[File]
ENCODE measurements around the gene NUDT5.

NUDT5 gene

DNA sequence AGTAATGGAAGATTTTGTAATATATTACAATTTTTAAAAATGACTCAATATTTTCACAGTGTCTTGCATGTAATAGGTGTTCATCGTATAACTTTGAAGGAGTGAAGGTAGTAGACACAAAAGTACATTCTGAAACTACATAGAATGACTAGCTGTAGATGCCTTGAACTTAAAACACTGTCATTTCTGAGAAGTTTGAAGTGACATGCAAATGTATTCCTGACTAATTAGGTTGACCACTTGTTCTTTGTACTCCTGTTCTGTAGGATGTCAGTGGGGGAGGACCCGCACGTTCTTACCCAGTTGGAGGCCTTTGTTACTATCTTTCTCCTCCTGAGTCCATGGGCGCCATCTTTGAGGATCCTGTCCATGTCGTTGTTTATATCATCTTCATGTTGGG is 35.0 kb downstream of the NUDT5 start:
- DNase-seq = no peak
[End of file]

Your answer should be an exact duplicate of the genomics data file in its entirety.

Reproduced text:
ENCODE measurements around the gene NUDT5.

NUDT5 gene

DNA sequence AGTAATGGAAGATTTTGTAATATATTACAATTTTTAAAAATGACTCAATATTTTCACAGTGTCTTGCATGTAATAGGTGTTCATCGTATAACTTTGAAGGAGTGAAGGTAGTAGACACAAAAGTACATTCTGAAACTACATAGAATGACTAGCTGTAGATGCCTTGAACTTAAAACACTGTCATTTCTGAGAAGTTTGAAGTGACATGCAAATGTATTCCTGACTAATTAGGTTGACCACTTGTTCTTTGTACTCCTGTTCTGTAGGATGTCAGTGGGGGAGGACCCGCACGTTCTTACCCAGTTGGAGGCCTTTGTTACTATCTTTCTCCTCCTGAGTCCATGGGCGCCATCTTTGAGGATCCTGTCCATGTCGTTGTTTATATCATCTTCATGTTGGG is 35.0 kb downstream of the NUDT5 start:
- DNase-seq = no peak